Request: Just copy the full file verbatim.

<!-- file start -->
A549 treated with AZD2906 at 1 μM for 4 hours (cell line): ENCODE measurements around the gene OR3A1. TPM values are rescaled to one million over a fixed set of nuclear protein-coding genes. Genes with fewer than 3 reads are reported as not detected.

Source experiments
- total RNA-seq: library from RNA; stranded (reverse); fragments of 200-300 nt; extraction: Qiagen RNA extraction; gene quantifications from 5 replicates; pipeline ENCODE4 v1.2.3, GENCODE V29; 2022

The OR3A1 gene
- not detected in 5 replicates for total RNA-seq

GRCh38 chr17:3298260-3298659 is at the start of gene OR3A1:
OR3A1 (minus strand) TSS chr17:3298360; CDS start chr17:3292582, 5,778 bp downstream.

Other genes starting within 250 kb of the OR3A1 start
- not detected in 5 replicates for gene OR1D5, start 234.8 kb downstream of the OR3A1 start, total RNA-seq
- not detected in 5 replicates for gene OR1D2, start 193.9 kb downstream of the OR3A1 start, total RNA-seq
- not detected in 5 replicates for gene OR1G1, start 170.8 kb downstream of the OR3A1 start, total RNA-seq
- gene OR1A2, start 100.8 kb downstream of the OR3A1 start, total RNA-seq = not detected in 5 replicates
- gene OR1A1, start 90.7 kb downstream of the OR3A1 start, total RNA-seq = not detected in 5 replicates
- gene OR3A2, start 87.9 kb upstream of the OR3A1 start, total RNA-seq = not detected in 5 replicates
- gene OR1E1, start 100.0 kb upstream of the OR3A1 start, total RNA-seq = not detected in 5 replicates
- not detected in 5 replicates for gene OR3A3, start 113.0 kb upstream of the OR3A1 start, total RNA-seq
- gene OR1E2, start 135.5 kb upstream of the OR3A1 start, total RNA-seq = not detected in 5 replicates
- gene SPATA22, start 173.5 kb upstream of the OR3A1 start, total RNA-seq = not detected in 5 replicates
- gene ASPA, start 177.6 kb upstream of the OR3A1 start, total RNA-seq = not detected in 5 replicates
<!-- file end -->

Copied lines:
A549 treated with AZD2906 at 1 μM for 4 hours (cell line): ENCODE measurements around the gene OR3A1. TPM values are rescaled to one million over a fixed set of nuclear protein-coding genes. Genes with fewer than 3 reads are reported as not detected.

Source experiments
- total RNA-seq: library from RNA; stranded (reverse); fragments of 200-300 nt; extraction: Qiagen RNA extraction; gene quantifications from 5 replicates; pipeline ENCODE4 v1.2.3, GENCODE V29; 2022

The OR3A1 gene
- not detected in 5 replicates for total RNA-seq

GRCh38 chr17:3298260-3298659 is at the start of gene OR3A1:
OR3A1 (minus strand) TSS chr17:3298360; CDS start chr17:3292582, 5,778 bp downstream.

Other genes starting within 250 kb of the OR3A1 start
- not detected in 5 replicates for gene OR1D5, start 234.8 kb downstream of the OR3A1 start, total RNA-seq
- not detected in 5 replicates for gene OR1D2, start 193.9 kb downstream of the OR3A1 start, total RNA-seq
- not detected in 5 replicates for gene OR1G1, start 170.8 kb downstream of the OR3A1 start, total RNA-seq
- gene OR1A2, start 100.8 kb downstream of the OR3A1 start, total RNA-seq = not detected in 5 replicates
- gene OR1A1, start 90.7 kb downstream of the OR3A1 start, total RNA-seq = not detected in 5 replicates
- gene OR3A2, start 87.9 kb upstream of the OR3A1 start, total RNA-seq = not detected in 5 replicates
- gene OR1E1, start 100.0 kb upstream of the OR3A1 start, total RNA-seq = not detected in 5 replicates
- not detected in 5 replicates for gene OR3A3, start 113.0 kb upstream of the OR3A1 start, total RNA-seq
- gene OR1E2, start 135.5 kb upstream of the OR3A1 start, total RNA-seq = not detected in 5 replicates
- gene SPATA22, start 173.5 kb upstream of the OR3A1 start, total RNA-seq = not detected in 5 replicates
- gene ASPA, start 177.6 kb upstream of the OR3A1 start, total RNA-seq = not detected in 5 replicates